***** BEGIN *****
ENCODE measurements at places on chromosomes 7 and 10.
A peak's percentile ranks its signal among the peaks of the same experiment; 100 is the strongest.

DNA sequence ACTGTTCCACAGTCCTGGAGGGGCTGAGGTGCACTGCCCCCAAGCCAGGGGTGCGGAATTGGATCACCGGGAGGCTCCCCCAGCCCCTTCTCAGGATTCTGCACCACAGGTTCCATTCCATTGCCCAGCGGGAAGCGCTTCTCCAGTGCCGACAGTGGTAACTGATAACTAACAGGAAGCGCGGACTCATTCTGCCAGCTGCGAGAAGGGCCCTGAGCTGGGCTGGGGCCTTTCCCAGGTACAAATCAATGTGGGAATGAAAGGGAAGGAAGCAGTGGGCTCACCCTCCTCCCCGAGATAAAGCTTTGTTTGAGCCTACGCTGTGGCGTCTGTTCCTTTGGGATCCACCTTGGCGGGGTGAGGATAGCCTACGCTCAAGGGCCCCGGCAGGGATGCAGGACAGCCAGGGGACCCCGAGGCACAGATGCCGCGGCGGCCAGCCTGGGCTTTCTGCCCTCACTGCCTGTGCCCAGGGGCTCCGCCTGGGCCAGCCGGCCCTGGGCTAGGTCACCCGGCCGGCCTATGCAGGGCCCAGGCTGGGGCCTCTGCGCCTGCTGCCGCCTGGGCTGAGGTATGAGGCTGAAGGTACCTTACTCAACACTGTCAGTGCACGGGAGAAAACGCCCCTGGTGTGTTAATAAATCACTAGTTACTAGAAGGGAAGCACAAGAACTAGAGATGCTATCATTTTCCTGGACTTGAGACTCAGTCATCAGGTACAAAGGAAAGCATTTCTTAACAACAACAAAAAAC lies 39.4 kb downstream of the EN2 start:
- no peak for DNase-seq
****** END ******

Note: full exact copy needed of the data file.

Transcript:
ENCODE measurements at places on chromosomes 7 and 10.
A peak's percentile ranks its signal among the peaks of the same experiment; 100 is the strongest.

DNA sequence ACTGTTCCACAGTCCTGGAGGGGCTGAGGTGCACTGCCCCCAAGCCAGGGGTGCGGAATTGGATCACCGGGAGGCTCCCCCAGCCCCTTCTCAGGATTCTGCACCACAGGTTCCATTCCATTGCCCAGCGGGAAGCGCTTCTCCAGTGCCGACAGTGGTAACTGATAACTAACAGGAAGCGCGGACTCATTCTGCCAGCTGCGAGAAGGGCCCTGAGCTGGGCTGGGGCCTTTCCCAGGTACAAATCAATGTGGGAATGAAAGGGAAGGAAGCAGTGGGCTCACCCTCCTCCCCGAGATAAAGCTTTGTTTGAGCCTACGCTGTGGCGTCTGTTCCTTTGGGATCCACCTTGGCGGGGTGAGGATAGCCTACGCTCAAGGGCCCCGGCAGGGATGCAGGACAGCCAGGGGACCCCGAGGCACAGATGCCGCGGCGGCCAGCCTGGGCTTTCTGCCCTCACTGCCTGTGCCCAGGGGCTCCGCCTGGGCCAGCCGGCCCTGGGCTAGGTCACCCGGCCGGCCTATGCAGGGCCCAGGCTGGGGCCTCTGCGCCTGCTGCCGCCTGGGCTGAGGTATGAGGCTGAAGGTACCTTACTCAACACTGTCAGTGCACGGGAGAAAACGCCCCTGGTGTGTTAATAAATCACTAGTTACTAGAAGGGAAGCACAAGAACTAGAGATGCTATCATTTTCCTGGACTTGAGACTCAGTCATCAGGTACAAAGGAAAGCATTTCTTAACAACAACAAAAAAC lies 39.4 kb downstream of the EN2 start:
- no peak for DNase-seq